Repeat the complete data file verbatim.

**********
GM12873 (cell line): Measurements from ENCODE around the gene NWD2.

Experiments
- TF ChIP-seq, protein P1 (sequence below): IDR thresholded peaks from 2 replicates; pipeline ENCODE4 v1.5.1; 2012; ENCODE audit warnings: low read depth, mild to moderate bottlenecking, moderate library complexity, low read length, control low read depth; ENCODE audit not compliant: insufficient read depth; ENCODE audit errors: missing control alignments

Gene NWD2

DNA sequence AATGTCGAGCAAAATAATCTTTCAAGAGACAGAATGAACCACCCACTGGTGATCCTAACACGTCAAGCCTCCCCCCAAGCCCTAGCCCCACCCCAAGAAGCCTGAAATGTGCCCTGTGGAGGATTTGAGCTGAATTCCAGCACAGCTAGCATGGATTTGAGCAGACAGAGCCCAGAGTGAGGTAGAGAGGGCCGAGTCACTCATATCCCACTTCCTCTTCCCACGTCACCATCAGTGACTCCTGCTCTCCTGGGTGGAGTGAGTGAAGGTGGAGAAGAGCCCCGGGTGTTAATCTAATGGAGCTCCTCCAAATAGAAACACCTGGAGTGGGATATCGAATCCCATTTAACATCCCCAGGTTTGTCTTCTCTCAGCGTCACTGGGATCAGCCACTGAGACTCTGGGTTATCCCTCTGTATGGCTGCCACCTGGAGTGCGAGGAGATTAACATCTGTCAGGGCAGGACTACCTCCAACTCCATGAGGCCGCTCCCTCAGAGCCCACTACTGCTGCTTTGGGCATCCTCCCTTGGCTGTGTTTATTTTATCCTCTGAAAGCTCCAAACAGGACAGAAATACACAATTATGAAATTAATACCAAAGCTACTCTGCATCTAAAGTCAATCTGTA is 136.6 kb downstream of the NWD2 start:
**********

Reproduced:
GM12873 (cell line): Measurements from ENCODE around the gene NWD2.

Experiments
- TF ChIP-seq, protein P1 (sequence below): IDR thresholded peaks from 2 replicates; pipeline ENCODE4 v1.5.1; 2012; ENCODE audit warnings: low read depth, mild to moderate bottlenecking, moderate library complexity, low read length, control low read depth; ENCODE audit not compliant: insufficient read depth; ENCODE audit errors: missing control alignments

Gene NWD2

DNA sequence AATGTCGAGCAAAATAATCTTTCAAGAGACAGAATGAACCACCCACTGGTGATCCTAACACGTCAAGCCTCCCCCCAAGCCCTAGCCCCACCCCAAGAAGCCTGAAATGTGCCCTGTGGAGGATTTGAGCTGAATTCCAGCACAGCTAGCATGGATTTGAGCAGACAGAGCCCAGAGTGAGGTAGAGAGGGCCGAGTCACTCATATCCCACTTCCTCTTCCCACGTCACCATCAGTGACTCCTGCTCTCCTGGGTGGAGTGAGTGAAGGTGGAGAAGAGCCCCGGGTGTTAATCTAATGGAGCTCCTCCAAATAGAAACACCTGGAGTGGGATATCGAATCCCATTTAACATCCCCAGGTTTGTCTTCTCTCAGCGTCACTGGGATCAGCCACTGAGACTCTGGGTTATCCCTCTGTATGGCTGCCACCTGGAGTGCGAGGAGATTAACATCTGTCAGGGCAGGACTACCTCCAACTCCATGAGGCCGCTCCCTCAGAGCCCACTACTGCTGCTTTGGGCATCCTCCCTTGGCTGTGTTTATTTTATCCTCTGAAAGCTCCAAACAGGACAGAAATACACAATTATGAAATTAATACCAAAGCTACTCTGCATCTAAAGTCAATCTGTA is 136.6 kb downstream of the NWD2 start: